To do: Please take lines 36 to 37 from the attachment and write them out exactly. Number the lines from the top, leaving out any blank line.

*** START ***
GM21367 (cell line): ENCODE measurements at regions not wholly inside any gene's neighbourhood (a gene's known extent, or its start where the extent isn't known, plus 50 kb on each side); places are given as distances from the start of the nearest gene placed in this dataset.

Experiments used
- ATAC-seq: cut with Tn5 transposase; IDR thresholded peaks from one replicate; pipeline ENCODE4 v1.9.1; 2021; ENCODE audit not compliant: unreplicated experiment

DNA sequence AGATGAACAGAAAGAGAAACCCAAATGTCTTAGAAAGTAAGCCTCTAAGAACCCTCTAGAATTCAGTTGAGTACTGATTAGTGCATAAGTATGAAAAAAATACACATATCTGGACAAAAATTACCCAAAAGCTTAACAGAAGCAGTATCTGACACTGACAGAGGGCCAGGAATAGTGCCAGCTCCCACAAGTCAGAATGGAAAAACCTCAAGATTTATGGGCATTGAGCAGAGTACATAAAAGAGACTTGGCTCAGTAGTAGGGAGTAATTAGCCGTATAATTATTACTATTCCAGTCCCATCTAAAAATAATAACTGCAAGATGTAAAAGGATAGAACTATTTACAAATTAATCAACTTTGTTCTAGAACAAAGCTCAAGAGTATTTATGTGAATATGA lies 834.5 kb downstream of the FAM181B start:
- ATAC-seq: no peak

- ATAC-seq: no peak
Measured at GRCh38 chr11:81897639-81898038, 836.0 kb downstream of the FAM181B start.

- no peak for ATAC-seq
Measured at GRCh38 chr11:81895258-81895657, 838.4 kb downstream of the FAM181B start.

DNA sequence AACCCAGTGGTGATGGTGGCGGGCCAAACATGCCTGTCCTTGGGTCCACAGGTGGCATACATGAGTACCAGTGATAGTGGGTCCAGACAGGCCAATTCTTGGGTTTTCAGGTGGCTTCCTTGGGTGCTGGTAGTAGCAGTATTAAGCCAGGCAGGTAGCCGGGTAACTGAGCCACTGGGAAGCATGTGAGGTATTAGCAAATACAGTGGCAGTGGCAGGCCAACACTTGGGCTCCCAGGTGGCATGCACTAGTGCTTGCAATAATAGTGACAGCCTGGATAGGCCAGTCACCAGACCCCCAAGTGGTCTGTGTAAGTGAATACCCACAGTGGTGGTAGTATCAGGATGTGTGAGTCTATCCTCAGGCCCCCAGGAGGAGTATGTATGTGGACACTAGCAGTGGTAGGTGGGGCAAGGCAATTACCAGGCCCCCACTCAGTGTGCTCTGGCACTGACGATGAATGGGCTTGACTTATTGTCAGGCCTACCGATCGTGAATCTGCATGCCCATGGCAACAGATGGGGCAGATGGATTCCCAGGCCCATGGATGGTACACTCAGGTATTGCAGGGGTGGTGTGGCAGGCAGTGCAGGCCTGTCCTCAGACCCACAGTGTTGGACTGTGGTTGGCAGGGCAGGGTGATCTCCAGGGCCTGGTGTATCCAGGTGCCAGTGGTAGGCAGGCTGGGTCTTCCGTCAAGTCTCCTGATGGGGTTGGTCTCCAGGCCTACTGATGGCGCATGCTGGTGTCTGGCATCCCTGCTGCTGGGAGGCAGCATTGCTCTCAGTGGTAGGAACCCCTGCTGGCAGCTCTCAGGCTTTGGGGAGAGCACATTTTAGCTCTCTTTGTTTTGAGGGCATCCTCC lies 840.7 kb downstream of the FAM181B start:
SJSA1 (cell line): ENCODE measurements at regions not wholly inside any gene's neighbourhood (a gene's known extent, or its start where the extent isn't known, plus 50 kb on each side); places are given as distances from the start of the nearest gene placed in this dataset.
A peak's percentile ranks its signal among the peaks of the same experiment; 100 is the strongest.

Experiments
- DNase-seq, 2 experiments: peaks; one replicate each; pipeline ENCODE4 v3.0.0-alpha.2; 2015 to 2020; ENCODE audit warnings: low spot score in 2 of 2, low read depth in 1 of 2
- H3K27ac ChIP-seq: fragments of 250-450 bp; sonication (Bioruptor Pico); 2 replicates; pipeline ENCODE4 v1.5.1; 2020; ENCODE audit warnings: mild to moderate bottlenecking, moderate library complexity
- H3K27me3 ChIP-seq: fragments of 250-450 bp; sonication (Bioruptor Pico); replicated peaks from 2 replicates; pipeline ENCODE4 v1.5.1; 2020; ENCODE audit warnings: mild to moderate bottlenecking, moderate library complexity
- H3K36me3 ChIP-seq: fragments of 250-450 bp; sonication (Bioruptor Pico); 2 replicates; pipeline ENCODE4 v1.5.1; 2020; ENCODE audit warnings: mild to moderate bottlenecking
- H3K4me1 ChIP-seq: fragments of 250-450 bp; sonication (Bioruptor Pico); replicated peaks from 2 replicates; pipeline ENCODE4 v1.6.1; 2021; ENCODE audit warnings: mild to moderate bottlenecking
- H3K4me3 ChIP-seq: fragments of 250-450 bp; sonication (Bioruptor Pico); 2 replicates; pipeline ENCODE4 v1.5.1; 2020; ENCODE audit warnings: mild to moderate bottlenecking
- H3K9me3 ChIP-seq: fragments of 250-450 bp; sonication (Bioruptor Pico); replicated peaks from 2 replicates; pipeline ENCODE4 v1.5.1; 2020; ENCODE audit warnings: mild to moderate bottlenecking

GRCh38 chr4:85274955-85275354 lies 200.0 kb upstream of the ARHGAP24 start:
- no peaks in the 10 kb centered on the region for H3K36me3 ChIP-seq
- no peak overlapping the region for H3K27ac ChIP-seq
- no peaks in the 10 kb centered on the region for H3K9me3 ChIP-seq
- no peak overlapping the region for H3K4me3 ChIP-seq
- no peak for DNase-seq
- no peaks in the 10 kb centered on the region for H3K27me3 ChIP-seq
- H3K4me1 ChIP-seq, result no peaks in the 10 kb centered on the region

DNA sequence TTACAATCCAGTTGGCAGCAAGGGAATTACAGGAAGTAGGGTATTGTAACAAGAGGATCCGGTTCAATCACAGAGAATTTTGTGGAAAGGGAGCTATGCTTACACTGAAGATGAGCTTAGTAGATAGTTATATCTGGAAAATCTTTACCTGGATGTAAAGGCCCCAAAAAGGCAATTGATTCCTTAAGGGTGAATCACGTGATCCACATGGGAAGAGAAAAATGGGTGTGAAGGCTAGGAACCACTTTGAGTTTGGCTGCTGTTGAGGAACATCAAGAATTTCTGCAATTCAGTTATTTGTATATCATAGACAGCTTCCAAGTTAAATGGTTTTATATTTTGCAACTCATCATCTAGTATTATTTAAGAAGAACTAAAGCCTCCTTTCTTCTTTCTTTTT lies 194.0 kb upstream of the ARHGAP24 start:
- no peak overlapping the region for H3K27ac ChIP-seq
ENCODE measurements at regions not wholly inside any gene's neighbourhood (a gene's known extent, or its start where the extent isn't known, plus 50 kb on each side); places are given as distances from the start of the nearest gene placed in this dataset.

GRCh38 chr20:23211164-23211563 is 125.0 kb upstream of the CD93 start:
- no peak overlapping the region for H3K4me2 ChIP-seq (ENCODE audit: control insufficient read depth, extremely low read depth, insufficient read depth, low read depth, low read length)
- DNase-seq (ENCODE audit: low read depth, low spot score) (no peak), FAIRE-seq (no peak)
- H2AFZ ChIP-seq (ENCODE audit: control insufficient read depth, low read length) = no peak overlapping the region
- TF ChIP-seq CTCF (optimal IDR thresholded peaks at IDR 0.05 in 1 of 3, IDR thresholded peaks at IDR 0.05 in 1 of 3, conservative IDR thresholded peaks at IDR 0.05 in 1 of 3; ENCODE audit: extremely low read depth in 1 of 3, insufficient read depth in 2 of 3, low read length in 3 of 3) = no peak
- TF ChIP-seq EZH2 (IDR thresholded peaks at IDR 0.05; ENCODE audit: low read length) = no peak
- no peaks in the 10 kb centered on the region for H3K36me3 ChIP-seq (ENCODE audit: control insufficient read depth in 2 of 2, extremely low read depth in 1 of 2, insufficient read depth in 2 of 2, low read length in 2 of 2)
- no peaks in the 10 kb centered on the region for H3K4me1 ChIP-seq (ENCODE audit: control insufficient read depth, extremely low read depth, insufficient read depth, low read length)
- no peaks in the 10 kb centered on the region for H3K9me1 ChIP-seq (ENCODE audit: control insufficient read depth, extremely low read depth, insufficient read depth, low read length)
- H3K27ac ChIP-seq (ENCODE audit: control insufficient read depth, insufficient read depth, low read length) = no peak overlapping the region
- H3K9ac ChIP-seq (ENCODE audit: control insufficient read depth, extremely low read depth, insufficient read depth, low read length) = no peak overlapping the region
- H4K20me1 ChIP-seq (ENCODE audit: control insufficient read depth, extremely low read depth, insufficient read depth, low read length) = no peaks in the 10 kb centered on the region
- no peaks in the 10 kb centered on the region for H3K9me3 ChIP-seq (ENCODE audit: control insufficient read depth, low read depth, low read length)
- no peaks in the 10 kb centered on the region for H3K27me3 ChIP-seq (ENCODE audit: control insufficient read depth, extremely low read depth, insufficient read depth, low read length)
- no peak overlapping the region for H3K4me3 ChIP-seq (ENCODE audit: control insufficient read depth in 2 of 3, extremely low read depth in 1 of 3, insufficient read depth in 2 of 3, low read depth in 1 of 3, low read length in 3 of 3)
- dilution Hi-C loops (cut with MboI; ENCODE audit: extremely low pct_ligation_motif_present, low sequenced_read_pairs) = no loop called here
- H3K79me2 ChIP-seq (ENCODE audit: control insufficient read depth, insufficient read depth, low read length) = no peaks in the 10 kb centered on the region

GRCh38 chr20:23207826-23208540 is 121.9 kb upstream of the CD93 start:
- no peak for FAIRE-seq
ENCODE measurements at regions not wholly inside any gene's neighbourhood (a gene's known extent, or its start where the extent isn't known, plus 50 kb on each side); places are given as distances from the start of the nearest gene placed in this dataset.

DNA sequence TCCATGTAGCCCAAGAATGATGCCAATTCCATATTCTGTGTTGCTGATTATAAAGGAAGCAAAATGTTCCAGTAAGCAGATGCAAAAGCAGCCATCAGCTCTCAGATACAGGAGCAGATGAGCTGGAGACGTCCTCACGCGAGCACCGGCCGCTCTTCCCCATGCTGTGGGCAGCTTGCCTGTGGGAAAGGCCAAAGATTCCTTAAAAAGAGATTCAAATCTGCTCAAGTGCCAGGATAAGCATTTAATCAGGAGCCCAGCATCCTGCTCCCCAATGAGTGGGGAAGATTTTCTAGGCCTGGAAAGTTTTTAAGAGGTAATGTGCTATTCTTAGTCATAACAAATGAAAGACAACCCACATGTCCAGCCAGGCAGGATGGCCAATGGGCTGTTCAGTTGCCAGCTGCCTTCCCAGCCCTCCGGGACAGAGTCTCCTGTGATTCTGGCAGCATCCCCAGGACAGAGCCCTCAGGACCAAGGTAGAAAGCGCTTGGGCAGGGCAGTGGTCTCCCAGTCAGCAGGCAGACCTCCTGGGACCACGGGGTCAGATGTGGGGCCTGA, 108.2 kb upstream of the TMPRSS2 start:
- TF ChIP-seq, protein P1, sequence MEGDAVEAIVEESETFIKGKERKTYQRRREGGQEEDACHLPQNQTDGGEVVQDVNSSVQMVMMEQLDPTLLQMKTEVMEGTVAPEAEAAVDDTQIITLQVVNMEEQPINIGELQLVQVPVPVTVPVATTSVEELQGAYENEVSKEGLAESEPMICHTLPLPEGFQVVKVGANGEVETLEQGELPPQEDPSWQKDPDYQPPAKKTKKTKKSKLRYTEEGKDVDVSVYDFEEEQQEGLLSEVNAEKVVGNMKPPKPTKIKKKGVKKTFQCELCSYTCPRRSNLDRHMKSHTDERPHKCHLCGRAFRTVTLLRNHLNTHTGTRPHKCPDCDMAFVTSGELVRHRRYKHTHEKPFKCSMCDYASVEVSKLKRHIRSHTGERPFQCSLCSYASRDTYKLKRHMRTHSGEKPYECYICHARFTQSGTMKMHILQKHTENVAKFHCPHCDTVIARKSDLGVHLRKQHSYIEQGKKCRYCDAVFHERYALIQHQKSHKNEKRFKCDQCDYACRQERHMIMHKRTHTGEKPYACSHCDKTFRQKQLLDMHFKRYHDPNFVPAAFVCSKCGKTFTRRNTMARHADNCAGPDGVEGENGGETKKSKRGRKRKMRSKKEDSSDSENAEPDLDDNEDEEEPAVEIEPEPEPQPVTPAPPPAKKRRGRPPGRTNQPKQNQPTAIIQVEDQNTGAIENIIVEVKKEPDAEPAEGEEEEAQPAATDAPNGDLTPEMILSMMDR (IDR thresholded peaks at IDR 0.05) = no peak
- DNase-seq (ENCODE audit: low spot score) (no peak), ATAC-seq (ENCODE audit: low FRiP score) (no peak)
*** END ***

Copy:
- TF ChIP-seq CTCF (optimal IDR thresholded peaks at IDR 0.05 in 1 of 3, IDR thresholded peaks at IDR 0.05 in 1 of 3, conservative IDR thresholded peaks at IDR 0.05 in 1 of 3; ENCODE audit: extremely low read depth in 1 of 3, insufficient read depth in 2 of 3, low read length in 3 of 3) = no peak
- TF ChIP-seq EZH2 (IDR thresholded peaks at IDR 0.05; ENCODE audit: low read length) = no peak